The attack on New York City’s World Trade Center (WTC) in 2001 has cast a long shadow over the start of the 21st century. So much of our understanding of the modern world – from how we travel to how people come together in the aftermath of tragedy to the notion of living under constant threat of attack – can be traced back to that terrible event.
So large does 9/11 loom that it’s easy to forget terrorism as we know it today was shaped by a series of incidents that occurred in the decade before the Twin Towers came down. The latest episode of The Nineties looks back at some of those attacks and how they redefined the concept of terrorism.
1993’s WTC bombing hit home in the US
Eight years before both its towers were hit by hijacked aeroplanes, the WTC was the site of another terrorist attack. A truck bomb detonated underneath the North Tower, killing six and injuring over 1000. Although the explosion was not as destructive as the Al Qaeda-associated group responsible had intended – the aim was to topple both towers – the incident sent a clear message that acts of Islamist extremism could and would occur on American soil.
Anti-government sentiment inspired 1995’s Oklahoma bombing
The ’90s witnessed a dramatic rise in the radical right who were fuelled by their distrust of the government and incensed by the handling of sieges in Ruby Ridge, Idaho and Waco, Texas. Timothy McVeigh was motivated to take action, resulting in the single greatest act of domestic terrorism in American history. The Oklahoma City bombing, which killed 168 and injured hundreds more, was all the more shocking to Americans as it was undertaken by one of “their own”. It wouldn’t be the last time an American citizen took matters into their own hands.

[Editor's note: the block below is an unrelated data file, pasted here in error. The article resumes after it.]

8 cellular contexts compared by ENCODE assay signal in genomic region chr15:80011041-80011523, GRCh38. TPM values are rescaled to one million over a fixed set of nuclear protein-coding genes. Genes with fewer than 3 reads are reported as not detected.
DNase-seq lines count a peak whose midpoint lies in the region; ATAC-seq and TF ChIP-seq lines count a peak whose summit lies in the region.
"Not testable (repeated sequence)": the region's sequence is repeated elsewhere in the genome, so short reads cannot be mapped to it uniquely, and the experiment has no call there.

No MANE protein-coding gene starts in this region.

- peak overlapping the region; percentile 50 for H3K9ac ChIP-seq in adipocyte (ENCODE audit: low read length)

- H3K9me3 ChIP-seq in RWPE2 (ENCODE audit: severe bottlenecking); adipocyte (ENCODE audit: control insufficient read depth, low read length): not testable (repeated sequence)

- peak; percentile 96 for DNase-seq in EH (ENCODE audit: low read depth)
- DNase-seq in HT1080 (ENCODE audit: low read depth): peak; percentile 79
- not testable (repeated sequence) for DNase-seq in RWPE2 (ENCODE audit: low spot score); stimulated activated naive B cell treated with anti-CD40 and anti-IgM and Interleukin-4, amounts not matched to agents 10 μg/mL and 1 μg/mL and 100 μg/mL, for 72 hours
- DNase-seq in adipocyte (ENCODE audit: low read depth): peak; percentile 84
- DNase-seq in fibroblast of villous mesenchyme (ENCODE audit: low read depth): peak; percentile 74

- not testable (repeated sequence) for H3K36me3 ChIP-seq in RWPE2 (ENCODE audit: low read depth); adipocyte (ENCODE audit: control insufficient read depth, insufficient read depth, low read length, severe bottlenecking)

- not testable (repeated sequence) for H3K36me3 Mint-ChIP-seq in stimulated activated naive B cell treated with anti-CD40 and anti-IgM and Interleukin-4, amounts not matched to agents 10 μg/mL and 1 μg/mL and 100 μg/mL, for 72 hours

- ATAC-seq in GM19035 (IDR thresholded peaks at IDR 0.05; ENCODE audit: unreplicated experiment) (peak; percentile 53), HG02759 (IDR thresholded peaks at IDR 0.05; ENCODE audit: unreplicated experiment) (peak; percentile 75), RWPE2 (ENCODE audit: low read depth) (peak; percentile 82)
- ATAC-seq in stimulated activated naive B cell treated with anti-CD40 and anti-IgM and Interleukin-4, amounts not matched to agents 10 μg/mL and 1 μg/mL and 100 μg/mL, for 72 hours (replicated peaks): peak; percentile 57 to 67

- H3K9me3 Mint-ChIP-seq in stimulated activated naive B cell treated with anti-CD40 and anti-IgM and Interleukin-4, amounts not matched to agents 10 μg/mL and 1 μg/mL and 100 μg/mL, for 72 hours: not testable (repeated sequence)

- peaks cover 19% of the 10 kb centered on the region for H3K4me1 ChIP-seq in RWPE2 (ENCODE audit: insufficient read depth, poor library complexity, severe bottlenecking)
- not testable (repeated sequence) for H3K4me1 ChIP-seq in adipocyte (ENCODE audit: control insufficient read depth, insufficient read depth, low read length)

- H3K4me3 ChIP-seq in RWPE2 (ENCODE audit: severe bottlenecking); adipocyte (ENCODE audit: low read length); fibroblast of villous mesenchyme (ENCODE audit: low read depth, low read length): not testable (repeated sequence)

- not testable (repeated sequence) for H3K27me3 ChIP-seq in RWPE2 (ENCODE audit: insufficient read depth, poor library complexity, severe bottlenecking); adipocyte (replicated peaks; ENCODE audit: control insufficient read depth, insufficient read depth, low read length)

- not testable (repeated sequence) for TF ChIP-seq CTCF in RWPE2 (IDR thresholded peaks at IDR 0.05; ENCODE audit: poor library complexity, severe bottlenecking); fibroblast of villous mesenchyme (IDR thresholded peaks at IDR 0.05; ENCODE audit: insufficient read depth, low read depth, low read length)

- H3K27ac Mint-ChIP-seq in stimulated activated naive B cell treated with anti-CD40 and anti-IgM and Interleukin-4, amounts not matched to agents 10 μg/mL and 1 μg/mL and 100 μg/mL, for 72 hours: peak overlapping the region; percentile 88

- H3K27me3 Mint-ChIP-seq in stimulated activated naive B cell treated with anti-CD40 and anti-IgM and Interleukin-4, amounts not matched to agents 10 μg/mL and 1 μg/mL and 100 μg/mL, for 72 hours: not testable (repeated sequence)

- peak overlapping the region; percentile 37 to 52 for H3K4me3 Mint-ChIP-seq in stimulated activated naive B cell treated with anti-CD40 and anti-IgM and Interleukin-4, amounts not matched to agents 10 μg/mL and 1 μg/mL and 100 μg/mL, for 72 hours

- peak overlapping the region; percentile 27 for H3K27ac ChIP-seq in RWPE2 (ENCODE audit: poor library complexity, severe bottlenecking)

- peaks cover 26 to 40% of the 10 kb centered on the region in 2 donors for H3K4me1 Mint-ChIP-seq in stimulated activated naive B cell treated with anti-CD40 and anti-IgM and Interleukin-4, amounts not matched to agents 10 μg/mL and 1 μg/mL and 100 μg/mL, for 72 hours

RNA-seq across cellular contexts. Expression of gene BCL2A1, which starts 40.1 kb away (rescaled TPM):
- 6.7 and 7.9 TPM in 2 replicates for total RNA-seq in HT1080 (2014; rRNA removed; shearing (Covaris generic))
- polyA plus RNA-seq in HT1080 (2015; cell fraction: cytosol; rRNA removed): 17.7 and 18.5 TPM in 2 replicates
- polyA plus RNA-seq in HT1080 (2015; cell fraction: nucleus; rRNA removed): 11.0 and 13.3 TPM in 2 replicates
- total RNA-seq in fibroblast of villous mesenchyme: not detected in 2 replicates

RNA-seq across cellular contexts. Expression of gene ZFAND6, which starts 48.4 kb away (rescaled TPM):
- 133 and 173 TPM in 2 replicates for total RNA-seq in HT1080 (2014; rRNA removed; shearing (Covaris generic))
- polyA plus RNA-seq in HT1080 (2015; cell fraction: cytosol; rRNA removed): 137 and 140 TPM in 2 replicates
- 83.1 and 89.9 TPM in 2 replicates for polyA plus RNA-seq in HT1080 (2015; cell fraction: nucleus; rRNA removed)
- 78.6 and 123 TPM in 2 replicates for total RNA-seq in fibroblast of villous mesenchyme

1996’s Centennial Olympic Park bombing was part of a spree by a lone wolf
Just as long-running serial terrorist Ted “The Unabomber” Kaczynski was arrested in early 1996, another lone wolf terrorist, Eric Rudolph, commenced a series of nail bombings with an attack during that year’s Olympic Games in Atlanta. Motivated by an anti-abortion and anti-gay agenda, Rudolph made it clear that the days of terrorists being aligned to a clearly identifiable group were long gone.
Simultaneous attacks at two US embassies in 1998 indicated a new level of terrorism
On 7 August, 1998, truck bombs exploded at the American embassies in Dar es Salaam, Tanzania and Nairobi, Keyna. Orchestrated by Al Qaeda, the twin attacks were part of a new, coordinated terrorist effort that crossed international borders and was run in a business-like manner by educated men like Osama bin Laden. This new far-reaching, intricately planned form of terrorism is something we’re very familiar with now.
Non-politically motivated terrorism emerged in 1999’s Columbine High School massacre
The decade ended with a school shooting that established not all acts of terror are politically motivated – or committed by people you’d typically describe as terrorists. The exact motivation for the attack by teenagers Eric Harris and Dylan Klebold on fellow students and staff at Columbine High School is unclear. Given their initial aim was to kill and injure hundreds by planting homemade pipe bombs (that failed to explode) in the school cafeteria, however, it is clear that terrorists is a fitting description for the pair, who committed suicide at the scene. Today, the definition of terrorism has widened to include seemingly non-political acts of mass-murder.
Watch the terrorism episode of The Nineties at SBS On Demand: